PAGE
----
By now its really warming into a humid day that feels like a sauna. So I head back off to the station where I somehow lose the details of where the other shops are located. Well time is ticking away now and its 11.30, frustration and disparity tempt me to feed them but I refuse and with a positive attitude and intuitive guidance of the Great Spirits powerful homing device, I decide to head a few stops back up the line to find a big famous and expensive department store I am told by a lady at the Museum sell musical instruments, maybe someone can steer me in the right direction there. I find myself there a half hour later. I ask at the information desk. No sorry Sir we don't sell flutes here. OK well where might I find professional quality Xiao please. The lady says please wait and very kindly calls someone on the phone and comes back to me with a positive response, not far away apparently and draws me a map. Great this is exhausting and realising my huge mistake of wearing Levi Jeans and a thick hemp T Shirt which is literally stuck to me now in the highly humid weather of Asia, I again set off on the search. I locate the rough area and walk into a camera shop for help with the directions, the man shakes his head with confusion and walks outside, I follow then he smiles and points to a doorway to a building. Upon approaching I see a sign with all these lovely instruments and flutes on it. Feeling relief as I am now in the right place and moments from looking at some real Xiao's I proceed up the lift and open a door into a bright Air conditioned room. I greet a Man a d a lady both with warm smiles and friendly personalities. It turns out I have found the best maker of Xiao, Shakuhachi, Chinese Gourd Flutes, and many other Chinese flutes and wind instruments Lin Ku-Jen. Lin is the Director of The Chin Yuan Chinese Orchestra.The lady I mentioned Lydia is a teacher at the shop which is also the location of Lin's workshop where he makes the flutes. Lydia I believe plays in the Orchestra also.

I am very impressed by the quality of his flutes and stay for some time talking and playing the flutes.They are very welcoming and honoured to have another flute maker present from another part of the world. I ask to have him finish a flute I chose that needs only fine tuning and signing and he happily does then plays a song with Lydia who is more than happy to demonstrate for the camera some of her playing. See the YouTube video here that I made of Lin and Lydia playing together. Coming soon.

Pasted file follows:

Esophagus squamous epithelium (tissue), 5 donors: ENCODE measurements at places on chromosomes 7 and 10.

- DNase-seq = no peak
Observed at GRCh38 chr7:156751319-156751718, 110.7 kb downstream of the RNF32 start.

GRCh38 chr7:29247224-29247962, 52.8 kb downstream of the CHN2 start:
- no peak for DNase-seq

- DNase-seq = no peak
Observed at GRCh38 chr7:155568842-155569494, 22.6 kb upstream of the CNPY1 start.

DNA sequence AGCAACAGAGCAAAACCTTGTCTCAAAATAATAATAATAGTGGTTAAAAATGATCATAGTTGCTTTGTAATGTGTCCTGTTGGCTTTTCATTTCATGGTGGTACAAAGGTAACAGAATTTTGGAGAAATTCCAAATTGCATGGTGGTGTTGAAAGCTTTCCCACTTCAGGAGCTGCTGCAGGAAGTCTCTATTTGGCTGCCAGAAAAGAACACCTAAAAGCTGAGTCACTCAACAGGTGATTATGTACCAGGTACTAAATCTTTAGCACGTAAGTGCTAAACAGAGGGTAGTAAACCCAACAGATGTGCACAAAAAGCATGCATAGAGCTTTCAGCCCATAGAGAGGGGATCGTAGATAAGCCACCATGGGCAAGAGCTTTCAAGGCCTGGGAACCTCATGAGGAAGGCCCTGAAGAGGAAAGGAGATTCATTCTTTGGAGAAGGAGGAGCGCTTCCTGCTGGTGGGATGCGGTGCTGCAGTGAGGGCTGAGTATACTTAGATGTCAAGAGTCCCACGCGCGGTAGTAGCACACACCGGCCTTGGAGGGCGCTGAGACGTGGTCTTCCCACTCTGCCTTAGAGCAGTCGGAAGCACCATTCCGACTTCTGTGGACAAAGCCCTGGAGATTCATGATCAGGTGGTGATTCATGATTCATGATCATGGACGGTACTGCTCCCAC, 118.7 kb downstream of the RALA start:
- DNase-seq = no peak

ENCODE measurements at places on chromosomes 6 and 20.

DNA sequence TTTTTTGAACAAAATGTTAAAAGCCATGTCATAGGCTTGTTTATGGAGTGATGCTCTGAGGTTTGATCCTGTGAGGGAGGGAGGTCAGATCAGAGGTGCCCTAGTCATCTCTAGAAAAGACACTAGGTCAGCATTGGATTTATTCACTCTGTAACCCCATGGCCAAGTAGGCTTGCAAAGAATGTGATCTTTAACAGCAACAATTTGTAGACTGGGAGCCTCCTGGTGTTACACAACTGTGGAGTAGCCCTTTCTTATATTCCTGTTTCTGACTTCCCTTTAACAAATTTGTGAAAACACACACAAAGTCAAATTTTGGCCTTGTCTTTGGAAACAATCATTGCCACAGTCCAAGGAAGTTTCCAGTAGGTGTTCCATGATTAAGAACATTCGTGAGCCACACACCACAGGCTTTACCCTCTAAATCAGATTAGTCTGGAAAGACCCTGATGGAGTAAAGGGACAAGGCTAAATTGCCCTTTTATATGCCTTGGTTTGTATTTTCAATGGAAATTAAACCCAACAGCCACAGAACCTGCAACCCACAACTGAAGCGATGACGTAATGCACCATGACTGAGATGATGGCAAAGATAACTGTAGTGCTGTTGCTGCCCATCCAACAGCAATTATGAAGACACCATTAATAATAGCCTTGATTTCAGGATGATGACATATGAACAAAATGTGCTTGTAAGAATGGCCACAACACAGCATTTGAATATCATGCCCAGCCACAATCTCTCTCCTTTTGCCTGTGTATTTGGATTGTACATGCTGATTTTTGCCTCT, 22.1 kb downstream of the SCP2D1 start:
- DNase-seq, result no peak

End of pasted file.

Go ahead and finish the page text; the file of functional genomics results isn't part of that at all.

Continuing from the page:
Matt and Lin meet, Lin passionately demonstrates his love and skill for the end blown Xiao and and other Asian flutes he makes like the Sahkuhachi and many others.

Lin Playing the super long Xiao, way too big for me!

Quite impressed in the presence of another master.

Lydia, Matt and Lin

Lydia Plays the Pipa and shows the skills she has acquired in some thirty years of study with this instrument. More Info on the Pipa and all the Chinese Stringed instruments here.

Chinese Gourd flute.

Xiao and Transverse Chinese style flutes.

Chinese String Instruments.

Stock of Xiao and Shakuhachi made by Lin

If you are considering buying a
Xiao or any other Chinese instruments Please contact me for Lin's contact details, I certainly recommend the high quality of his instruments and his expertise in this field. Visit Lin's Website here.

More Info on the various Chinese flutes.

Lin's son then takes me to a near by vegan reaturant called love where I buy beautifully prepared vegan food that strangely for me is made from tofu to resemble all different kinds of meat. Isn't that why I became vegan! So hungry I hardly care, I load up on protein before jumping in a taxi to Taiwan's tool shop district to buy woodworking tools to bring back to Australia. I make it back to the Airport just in time. What a great day. Looking forward to a rest on the plane, before I arrive in Australia at 7 am, wow no darkness since I left LA. Thanks China Airlines for the Taipei stop over experience. Thanks Lin and Lydia for your friendliness and sharing your knowledge and music with me.

No comments: